Posted by Ruth Loess on August 26, 2016
Editor's Note: Ruth Loess (her pen name) is our newest blog contributor who will bring something different to our usual offerings … satire. Ruth has over 30 years in the nonprofit and philanthropic worlds, and starting today, she’ll be challenging some sacred cows of the field, as well as stating the obvious, yet funny flaws of a system we live and work in. Like all the other Shelterforce bloggers we so deeply value and appreciate, Ruth’s opinions are all her own. We hope you enjoy her writing.
Foundation leaders from across the country issued a collective shrug last week in response to claims of improprieties at the Clinton Foundation. The allegations stem from the release of State Department emails that, according to the Trump campaign, seemingly indicate that foundation officials used their connection to then-Secretary of State Hillary Clinton to procure favors for donors.
The special treatment afforded to these individuals is said to have included responding to email messages in a timely manner, facilitating introductions beyond those generally associated with elite D.C. cocktail parties, and seeking employment for friends (and, occasionally, ne’er-do-well relatives) associated with the Clinton Foundation.
Ethics experts were quick to point out that there is some ambiguity as to who should be held accountable for any possible wrong doing: the staff of the Clinton Foundation for asking, or employees of the State Department for responding?
The CEO and president of one large community-based foundation commented that donors are known to ask for all kinds of favors. This person cited one specific example stating, “If we had a dollar for every time a conservative donor asked us not to fund Planned Parenthood, we could double our assets.” Coincidentally, this individual oversees an endowment that has increased in value from $150 million to $300 million over the past 10 years.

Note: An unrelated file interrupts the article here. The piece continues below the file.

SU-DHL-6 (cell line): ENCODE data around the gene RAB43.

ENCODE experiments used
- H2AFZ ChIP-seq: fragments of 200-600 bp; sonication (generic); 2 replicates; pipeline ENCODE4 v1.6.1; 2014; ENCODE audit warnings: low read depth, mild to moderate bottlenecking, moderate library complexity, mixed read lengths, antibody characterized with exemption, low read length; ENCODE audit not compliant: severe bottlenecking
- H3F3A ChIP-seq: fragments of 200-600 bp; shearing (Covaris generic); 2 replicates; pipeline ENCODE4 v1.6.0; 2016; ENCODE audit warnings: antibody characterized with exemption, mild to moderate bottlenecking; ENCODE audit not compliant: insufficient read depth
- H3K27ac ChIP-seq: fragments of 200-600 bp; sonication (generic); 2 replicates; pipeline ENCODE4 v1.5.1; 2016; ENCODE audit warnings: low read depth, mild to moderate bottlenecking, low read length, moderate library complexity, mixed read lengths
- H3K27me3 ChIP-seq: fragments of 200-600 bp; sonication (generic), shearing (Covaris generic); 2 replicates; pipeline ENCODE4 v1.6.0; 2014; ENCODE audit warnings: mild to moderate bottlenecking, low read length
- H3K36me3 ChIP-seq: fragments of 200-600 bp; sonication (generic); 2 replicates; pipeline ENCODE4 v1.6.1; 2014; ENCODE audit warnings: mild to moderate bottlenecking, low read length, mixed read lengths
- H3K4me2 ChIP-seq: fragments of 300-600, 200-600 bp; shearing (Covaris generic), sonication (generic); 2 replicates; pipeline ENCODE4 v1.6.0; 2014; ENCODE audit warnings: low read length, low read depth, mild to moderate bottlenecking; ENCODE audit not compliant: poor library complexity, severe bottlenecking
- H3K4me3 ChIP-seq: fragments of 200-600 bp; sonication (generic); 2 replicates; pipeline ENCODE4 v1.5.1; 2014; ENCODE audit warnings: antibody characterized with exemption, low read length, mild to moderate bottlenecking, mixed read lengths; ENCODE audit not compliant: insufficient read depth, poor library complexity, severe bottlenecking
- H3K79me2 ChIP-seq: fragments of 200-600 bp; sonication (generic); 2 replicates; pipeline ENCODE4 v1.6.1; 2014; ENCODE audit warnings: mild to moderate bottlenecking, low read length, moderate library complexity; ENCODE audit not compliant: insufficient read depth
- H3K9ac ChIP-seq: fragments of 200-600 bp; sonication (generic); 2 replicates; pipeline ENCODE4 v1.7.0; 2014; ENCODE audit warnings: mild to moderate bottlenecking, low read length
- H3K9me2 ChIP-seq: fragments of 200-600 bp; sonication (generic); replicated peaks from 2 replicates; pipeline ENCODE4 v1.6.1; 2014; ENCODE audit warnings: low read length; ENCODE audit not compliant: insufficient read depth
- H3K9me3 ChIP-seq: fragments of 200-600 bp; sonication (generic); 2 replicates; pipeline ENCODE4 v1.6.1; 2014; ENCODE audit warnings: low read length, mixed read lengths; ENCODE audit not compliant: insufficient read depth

Posted by Flynann Janisse on August 25, 2016
As regular readers of Shelterforce know, with the Consolidated Appropriations Act of 2008, Congress provided $75 million to the U.S. Department of Housing and Urban Development (HUD) to create the Veterans Affairs Supportive Housing (VASH) program. This initial funding was specifically focused on rapidly housing 10,000 homeless veterans. Even more importantly, it enlisted a Housing First model removing many of the regular stumbling blocks for the homeless, such as sobriety testing or mental illness screenings, thus allowing counseling and treatment services to reach an otherwise transient population.
Many veterans have specific experiences that lend themselves to a different mix of services than other people leaving homelessness might need.
Posted by Steve Dubb on August 23, 2016
Earlier this year, Campus Compact—a group that brings together 1,100 colleges and universities to advance civic responsibility—held its 30th annual conference where it called on member campuses to develop Civic Action plans to embrace a set of five community commitments. Those include co-creating mutually respectful partnerships with community groups, preparing students for lives of engaged citizenship, contributing to the health and strength of surrounding communities, challenging inequality, and affirming the public purpose of higher education.
So far, over 400 member institutions have signed on. Three regional gatherings, each expected to attract 100 university participants or more, are scheduled this fall and are designed to spur action plan development on these community commitments. Additionally, Campus Compact has created a set of knowledge hub websites to provide further resources, including one on anchor mission strategies that I developed and one on assessing engagement developed by the directors of Campus Compact’s Missouri and Indiana chapters.
For those working to build community wealth, the commitment language is highly encouraging.
Posted by Shane Phillips on August 22, 2016
In a recent post on my website, I wrote about the need for a new affordable housing policy—one that targets the 99 percent of housing already built and operating, rather than focusing exclusively on new construction, which represents only about 1 percent of the total housing stock in a given year. In that post, I suggested that nonprofit operated housing could accommodate tenants displaced from nearby properties, providing a safety net that mitigates the negative impacts of new housing construction.
This chart compares the amount of affordable housing created by new construction versus how much market-rate and affordable housing could be purchased and preserved with an acquisition-based program. While the acquisition-based program starts out slower it experiences exponential growth, whereas the construction program plateaus.